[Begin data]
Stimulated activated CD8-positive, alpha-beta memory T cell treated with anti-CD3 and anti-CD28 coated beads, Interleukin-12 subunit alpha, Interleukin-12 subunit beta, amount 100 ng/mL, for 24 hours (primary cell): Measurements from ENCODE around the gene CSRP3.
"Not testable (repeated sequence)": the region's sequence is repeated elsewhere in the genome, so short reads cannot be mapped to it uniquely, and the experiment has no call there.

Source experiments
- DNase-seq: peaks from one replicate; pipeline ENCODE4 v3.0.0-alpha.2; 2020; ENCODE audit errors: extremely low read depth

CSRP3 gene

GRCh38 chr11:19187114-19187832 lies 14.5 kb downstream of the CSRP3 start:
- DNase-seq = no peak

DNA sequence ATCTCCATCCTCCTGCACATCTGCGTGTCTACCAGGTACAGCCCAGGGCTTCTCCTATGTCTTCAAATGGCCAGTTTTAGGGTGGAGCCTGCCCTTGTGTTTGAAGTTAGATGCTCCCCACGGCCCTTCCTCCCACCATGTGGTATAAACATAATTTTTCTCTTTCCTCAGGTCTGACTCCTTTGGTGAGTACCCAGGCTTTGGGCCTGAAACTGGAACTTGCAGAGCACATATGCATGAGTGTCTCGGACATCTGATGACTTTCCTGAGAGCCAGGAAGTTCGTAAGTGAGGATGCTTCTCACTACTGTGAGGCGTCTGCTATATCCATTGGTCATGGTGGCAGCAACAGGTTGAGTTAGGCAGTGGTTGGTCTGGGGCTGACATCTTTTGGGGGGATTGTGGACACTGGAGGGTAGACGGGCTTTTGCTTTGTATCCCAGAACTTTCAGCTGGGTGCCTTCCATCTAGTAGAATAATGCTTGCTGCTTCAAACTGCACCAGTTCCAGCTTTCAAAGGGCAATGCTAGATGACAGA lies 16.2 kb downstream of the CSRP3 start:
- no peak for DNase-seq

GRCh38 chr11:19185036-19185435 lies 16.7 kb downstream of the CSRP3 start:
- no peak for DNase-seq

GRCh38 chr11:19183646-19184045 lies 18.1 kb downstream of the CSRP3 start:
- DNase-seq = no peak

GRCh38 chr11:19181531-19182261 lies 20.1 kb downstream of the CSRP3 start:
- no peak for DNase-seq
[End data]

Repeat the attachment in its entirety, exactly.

Stimulated activated CD8-positive, alpha-beta memory T cell treated with anti-CD3 and anti-CD28 coated beads, Interleukin-12 subunit alpha, Interleukin-12 subunit beta, amount 100 ng/mL, for 24 hours (primary cell): Measurements from ENCODE around the gene CSRP3.
"Not testable (repeated sequence)": the region's sequence is repeated elsewhere in the genome, so short reads cannot be mapped to it uniquely, and the experiment has no call there.

Source experiments
- DNase-seq: peaks from one replicate; pipeline ENCODE4 v3.0.0-alpha.2; 2020; ENCODE audit errors: extremely low read depth

CSRP3 gene

GRCh38 chr11:19187114-19187832 lies 14.5 kb downstream of the CSRP3 start:
- DNase-seq = no peak

DNA sequence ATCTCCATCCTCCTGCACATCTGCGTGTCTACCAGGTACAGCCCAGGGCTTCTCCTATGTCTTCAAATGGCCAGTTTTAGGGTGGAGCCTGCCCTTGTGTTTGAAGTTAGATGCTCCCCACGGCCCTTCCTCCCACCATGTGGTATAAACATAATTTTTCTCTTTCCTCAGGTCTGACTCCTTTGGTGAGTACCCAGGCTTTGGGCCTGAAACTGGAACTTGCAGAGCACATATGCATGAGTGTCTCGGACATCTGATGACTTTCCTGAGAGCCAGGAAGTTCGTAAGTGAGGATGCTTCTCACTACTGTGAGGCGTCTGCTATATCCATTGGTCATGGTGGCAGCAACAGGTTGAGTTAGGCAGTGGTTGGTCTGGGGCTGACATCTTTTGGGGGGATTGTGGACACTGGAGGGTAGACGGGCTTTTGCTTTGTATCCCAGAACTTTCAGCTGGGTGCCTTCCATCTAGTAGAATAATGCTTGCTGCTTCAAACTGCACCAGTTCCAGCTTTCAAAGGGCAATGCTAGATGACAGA lies 16.2 kb downstream of the CSRP3 start:
- no peak for DNase-seq

GRCh38 chr11:19185036-19185435 lies 16.7 kb downstream of the CSRP3 start:
- no peak for DNase-seq

GRCh38 chr11:19183646-19184045 lies 18.1 kb downstream of the CSRP3 start:
- DNase-seq = no peak

GRCh38 chr11:19181531-19182261 lies 20.1 kb downstream of the CSRP3 start:
- no peak for DNase-seq